Which produces all sorts of oddities outside of Western Europe, particularly in the Byzantine Empire, the Near East and India. The Byzantines, for instance, don’t have access to things like cataphracts and city-foundation in the earliest game-start, despite those being old and well-established institutions in the East. While Byzantine and Middle Eastern powers start with better succession laws by default, they are locked out of some of the alternative succession systems and in certain situations can be bumped down to partition-systems because their society won’t ‘invent’ primogeniture until very late in the game. Quite frankly, the tech-system as it exists makes very little sense outside of Western Europe. I cannot imagine it being made to work without giving the Middle East and the Byzantines (and probably also India) their own completely different tech-trees, with much of the Western European tech tree starting out as unlocked (but then balance issues arise…).
This is compounded by some of the other political systems. CK‘s non-unitary system is really designed to simulate affairs in Western and Central Europe and is somewhat poorly adapted to reflect the far more centralized states of the Byzantines or the Middle East. While the geographic ‘duchies’ of the Byzantine Empire correspond fairly well to the historical theme system, the game treats the leaders of these themes (‘Doux’) as hereditary landholders rather than appointed generals (also their title should usually be strategoi). Likewise, the CK3 system really struggles to simulate either the Umayyad/Abassid diwan system or the later heavy reliance on Mamluks (mostly Turkic military slaves) over local levies later on. These are still systems with a lot of delegated power; a Byzantine strategos is still overseeing a theme army (a thema) which is a meaningful military force and Byzantine history has plenty of examples of generals turning local armies against the imperial center.
That said, I am pretty optimistic on this score: CK2 also began with relatively few mechanics to simulate those concerns, but by the end its ability to model Byzantine affairs was pretty good (the Middle East much less so; I hope we’ll see a better approach this time around that is less about ‘decadence‘ and more focused on balancing the pros-and-cons of competing systems of levying troops). My hope is that we’ll see similar expansions with bespoke mechanics for the Eastern Mediterranean, the Middle East and India.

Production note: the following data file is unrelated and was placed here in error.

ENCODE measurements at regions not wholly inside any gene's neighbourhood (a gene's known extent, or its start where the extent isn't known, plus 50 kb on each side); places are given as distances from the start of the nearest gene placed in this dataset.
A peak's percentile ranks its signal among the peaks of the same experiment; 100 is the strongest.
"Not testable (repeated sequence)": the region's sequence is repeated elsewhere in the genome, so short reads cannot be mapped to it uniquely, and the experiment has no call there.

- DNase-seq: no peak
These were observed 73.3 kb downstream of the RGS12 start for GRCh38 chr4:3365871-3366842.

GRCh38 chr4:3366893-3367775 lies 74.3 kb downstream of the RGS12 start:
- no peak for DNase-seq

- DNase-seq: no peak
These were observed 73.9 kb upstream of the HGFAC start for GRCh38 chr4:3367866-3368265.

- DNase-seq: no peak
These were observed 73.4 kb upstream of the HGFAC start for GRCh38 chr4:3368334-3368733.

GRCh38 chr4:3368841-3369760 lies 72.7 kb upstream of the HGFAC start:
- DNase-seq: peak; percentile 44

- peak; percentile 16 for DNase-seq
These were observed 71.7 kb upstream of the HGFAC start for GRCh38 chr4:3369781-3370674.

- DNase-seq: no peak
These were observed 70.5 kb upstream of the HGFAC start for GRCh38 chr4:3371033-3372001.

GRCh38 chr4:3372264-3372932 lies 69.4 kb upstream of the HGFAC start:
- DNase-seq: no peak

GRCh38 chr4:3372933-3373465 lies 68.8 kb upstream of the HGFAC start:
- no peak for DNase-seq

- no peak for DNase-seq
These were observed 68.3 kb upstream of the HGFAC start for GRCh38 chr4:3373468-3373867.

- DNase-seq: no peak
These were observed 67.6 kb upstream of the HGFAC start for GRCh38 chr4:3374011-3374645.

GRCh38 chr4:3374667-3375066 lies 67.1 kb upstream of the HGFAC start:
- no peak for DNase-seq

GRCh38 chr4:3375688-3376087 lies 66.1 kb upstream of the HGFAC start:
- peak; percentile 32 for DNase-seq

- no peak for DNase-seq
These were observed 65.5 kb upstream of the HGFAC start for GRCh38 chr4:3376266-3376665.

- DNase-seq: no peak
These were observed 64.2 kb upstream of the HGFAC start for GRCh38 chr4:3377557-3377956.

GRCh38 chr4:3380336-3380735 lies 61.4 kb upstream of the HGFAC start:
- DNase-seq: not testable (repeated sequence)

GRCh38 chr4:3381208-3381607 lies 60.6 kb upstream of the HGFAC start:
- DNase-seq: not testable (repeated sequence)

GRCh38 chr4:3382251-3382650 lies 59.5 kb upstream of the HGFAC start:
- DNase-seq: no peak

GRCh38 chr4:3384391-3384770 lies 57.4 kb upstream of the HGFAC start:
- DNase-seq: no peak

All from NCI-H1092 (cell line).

Along with the hits and misses, there were two issues which I think were probably unavoidable in a game context, but which are worth noting.
The first is the mechanic around knights. On the one hand, I really like the idea of this mechanic. It puts value on personal combat Prowess (as distinct from the Martial skill which is more about leadership in war) and incentivizes the player to find and recruit talented warriors. That fits with the emphasis on personal combat skill in the warrior ethoi in both Europe and much of the Near East. But there are some, probably unavoidable, issues with this system.
The first is that the number of these knights is very low. I think this is pardonable, because you need to keep the system simple and manageable to a player, but obviously an important king would have more than ten knights in his court. But the broader issue is that the knight-system essentially pushes out the role that used to be played with lords leading their own levies, which I’d like to see come back to really represent the army as a retinue of retinues. In practice, a big royal army ought to at least include not just the levies the king is owed and the knights of his house, but also many of his vassals and their knights.